Rory steps up support for rural pubs, calls to scrap beer duty escalator

Rory Stewart is renewing efforts to support rural pubs in Penrith and the Border by supporting the British Beer and Pub Association’s calls to the Chancellor George Osborne to scrap the beer duty escalator as a sign of support for country publicans. The move follows research by Oxford Economics on the brewing and pub sector, which shows that 1,363 jobs in Penrith and the Border are supported by the industry, including 454 for 16-24 year olds, adding a value of £22.7m to the local economy.

Rory is known for his unstinting support of rural pubs in Penrith and the Border, and is a share-holder of the community-owned Butcher’s Arms in Crosby Ravensworth, where he also hopes to help local Councillor Joan Raine pilot a lunch-club for community members later this month on March 15th.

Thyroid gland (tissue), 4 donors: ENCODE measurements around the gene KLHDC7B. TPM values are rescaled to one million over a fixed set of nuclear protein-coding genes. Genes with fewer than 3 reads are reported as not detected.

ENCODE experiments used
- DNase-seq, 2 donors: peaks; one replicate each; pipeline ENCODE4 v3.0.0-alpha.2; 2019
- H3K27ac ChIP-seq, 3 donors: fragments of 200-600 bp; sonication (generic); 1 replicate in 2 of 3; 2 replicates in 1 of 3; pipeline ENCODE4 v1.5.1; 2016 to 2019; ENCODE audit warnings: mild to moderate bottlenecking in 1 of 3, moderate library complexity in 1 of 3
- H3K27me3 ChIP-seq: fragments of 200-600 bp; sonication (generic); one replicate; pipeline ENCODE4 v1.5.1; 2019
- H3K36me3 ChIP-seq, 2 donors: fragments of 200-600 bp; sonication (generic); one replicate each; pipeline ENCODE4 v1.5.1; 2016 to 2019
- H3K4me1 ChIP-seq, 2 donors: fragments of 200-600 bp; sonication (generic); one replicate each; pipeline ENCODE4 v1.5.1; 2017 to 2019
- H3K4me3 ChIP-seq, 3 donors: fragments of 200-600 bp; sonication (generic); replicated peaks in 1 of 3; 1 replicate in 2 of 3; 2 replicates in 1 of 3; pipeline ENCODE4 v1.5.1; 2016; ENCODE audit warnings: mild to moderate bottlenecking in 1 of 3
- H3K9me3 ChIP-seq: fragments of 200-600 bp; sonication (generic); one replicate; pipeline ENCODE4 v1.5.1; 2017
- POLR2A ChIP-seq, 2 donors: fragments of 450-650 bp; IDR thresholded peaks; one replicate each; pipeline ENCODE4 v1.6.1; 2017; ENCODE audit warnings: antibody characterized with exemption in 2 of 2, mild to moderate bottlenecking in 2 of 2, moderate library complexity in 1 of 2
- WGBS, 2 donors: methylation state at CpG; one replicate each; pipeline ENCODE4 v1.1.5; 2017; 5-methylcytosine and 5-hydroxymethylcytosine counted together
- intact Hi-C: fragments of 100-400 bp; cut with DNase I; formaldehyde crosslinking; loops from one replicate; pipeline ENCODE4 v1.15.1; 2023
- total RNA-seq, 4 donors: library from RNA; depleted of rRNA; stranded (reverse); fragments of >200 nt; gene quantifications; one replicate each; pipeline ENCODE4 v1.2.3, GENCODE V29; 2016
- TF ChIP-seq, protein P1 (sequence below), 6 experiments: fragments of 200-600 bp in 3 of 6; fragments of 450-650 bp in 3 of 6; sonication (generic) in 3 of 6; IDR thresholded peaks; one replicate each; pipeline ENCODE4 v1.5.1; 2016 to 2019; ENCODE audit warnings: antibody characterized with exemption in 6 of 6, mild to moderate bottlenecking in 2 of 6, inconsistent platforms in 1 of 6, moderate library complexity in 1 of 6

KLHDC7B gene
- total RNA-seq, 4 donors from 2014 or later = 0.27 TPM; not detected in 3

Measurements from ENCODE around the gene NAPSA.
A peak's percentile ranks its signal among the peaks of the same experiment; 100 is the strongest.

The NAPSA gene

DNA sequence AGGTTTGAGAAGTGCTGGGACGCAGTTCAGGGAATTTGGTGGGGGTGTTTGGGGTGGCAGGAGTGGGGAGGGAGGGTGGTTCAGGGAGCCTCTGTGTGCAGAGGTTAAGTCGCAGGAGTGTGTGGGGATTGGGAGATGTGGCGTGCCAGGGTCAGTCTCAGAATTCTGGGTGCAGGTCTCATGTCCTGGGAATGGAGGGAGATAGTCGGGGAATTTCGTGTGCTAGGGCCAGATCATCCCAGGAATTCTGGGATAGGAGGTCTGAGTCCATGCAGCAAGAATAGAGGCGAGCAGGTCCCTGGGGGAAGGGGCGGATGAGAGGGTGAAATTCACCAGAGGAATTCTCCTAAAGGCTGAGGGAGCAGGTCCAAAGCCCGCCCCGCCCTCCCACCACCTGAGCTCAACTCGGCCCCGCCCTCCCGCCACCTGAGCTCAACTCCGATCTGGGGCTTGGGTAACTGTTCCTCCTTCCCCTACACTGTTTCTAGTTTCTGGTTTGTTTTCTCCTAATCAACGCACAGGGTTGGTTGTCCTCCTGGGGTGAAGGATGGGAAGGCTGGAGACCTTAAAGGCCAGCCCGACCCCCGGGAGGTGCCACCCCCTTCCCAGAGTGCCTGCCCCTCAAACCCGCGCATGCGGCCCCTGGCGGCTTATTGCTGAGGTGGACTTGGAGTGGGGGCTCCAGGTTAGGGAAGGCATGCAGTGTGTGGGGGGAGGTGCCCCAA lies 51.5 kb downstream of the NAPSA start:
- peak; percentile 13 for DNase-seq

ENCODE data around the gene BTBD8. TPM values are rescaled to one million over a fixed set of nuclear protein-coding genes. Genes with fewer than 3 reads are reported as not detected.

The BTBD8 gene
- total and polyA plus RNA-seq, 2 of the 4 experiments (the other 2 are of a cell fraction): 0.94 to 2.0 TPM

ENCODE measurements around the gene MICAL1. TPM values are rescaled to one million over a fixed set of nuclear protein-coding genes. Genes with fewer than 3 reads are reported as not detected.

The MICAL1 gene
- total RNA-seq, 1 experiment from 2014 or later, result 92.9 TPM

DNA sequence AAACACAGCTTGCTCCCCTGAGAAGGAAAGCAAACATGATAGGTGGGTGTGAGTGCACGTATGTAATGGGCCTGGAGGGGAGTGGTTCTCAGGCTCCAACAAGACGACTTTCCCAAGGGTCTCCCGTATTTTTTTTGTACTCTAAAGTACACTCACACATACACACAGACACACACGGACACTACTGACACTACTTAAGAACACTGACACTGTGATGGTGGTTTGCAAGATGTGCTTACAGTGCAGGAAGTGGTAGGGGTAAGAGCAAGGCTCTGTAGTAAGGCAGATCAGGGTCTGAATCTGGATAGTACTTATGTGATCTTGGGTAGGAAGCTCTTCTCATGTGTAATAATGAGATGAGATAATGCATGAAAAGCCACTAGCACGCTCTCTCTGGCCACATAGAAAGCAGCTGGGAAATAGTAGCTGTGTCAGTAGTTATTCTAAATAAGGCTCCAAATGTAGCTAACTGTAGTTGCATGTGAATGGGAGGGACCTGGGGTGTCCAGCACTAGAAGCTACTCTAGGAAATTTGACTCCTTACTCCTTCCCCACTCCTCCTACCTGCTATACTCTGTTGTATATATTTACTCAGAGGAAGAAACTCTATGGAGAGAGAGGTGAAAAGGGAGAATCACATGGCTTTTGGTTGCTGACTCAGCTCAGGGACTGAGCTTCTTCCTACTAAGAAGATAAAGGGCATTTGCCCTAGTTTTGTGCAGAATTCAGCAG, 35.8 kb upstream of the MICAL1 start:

Rory said: “This is an industry that is of huge importance to our constituency, its communities, and indeed to the national economy. With 5 breweries and 174 pubs, this is a significant economic and social driver that we need to do more to support. I will be lobbying the Chancellor to reconsider the suggested 5% duty rise, which will further squeeze the sector, at a time when we are losing our village pubs at a worrying rate. As we can see with the Butcher’s Arms, pubs are not just businesses, but social hubs that generate enormous social benefit. We are looking at ways, for example, in which local pubs can host lunch clubs for the elderly. Brewing and pubs need our backing more than ever.”

Brigid Simmonds, Chief Executive of the British Beer and Pub Association, said: “Our industry is asking for a Budget that recognises the beer and pub industry’s ability to twin the two objectives of jobs-based growth, and the creation of a responsible drinking culture by incentivising people to choose lower-strength pub-based drinks. The current duty system does not do this.”

For more information please contact

Print Friendly and PDF